Nominated as the Young Australian of the Year for Western Australia, 27-year-old Sukhjit Kaur Khalsa wants to represent Sikh families on Australian TV shows.
For the last ten years, Perth-based Sukhjit Kaur Khalsa has created awareness on diversity, racism, and inclusion through performing arts.
Besides being a spoken-word artist, Ms Khalsa is an educator, performer, and human rights reformer who has performed in Australia, South East Asia, Canada, US, and UK.
- Australian of the Year awards honour exceptional Australians for Australia Day celebrations since 1960
- Sukhjit Kaur Khalsa has been one of Western Australia's nominees for the Young Australian of the Year 2022
- For the last ten years, she has been actively involved in creating awareness about diversity and visibility through performing arts
One of the finalists from Western Australia for the 2022 Australian of the Year Awards, Ms Khalsa, believes that these awards are a good platform to show the representation of different communities.Australia Day celebrations have been framed by the Australian of the Year Awards, which recognize outstanding achievements of those who have made an extraordinary impact.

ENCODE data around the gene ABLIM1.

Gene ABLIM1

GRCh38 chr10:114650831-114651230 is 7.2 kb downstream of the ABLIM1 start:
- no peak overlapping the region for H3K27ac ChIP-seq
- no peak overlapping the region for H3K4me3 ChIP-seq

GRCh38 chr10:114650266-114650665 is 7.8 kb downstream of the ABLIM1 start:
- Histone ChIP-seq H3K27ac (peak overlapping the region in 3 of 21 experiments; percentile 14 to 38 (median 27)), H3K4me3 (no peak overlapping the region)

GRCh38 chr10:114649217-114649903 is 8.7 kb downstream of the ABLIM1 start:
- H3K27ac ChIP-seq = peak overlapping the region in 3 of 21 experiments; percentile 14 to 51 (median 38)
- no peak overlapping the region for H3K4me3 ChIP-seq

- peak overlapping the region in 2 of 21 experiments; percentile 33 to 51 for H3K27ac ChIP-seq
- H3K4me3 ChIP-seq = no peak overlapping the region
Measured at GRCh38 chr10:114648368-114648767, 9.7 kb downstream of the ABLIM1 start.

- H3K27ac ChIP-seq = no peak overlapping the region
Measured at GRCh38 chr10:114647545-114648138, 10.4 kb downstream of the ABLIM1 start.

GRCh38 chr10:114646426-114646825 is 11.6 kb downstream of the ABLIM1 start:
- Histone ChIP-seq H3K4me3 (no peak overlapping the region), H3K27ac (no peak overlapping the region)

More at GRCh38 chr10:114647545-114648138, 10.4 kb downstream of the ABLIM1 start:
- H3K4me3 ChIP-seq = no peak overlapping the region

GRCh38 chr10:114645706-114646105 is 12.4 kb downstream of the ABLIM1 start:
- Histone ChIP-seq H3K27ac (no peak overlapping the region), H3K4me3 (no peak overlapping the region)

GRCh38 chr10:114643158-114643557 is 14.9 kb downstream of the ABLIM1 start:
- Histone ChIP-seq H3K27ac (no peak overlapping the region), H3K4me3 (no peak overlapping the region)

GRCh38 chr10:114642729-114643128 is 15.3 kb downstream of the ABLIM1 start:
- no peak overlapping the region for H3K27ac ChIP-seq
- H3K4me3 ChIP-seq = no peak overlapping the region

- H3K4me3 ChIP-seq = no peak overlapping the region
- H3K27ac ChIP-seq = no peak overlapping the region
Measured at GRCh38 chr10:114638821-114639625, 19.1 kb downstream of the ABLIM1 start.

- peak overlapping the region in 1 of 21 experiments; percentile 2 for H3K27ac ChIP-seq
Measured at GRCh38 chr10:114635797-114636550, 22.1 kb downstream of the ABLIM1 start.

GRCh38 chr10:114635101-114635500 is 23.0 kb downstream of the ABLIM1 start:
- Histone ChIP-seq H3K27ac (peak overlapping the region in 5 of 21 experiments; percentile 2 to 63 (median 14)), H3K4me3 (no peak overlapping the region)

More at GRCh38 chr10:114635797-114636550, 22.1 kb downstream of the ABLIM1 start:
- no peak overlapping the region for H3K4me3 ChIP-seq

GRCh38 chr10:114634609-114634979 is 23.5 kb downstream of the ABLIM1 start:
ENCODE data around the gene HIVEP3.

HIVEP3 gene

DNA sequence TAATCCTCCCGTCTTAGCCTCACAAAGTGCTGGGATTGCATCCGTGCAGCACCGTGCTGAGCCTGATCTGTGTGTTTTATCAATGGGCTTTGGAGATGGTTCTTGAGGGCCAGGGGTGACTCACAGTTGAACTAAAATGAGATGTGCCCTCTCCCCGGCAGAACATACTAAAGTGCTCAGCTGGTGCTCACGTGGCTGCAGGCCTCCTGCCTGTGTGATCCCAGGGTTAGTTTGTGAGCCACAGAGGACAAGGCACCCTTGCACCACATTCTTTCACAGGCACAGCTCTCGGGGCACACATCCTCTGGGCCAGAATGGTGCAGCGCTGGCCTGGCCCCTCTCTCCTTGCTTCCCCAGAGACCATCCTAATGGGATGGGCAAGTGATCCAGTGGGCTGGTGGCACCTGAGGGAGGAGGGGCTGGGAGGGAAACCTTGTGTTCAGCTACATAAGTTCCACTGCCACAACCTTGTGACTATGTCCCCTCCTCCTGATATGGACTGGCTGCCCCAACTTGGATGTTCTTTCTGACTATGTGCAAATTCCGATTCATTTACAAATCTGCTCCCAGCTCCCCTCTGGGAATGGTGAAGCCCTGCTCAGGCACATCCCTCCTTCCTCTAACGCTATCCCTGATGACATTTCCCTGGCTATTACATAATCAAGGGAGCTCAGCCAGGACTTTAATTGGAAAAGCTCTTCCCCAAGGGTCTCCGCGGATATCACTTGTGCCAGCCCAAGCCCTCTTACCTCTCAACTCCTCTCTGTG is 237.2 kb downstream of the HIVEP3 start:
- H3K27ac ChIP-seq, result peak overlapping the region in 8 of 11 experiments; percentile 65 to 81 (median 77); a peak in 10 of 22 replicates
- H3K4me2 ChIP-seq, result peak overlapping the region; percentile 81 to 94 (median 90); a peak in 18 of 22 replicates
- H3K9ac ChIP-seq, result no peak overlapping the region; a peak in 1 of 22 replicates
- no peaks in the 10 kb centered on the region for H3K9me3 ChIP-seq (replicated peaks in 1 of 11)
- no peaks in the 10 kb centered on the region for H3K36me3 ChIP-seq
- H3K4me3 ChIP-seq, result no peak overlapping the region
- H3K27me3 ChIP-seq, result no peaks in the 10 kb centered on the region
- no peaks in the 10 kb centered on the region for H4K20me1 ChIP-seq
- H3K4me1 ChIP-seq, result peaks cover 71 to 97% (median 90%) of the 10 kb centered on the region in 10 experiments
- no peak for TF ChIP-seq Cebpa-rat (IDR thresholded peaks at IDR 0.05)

Speaking to SBS Punjabi, this first-generation Australian Sikh says that apart from awards, a bigger change is needed when it practically comes to racism and feminism.
"Coming from diverse backgrounds, we have to work 200% harder than others to ensure the right representation of our community and to show our honesty and belonging," says Ms Khalsa.
Guided by her values, Ms Khalsa is very proud of her Sikh identity and she says "it's evident in her work".
Working as a producer and screenwriter, she wants to create an allyship between different communities to understand each other better.
We need to understand our responsibility as Sikhs to become allies of indigenous people
She brought together emerging South Asian female storytellers from non-performer backgrounds for her sold-out project, Saga Sisterhood.
"I am writing TV shows these days and I hope to bring a representation of Sikh families on Australian TV shows and big screen," says Ms Khalsa.
She urges the Punjabi community to engage, educate and understand other communities to create a better Australia.
"As Punjabis, we shouldn't forget the roots of standing up for social justice in everyday life," she says.
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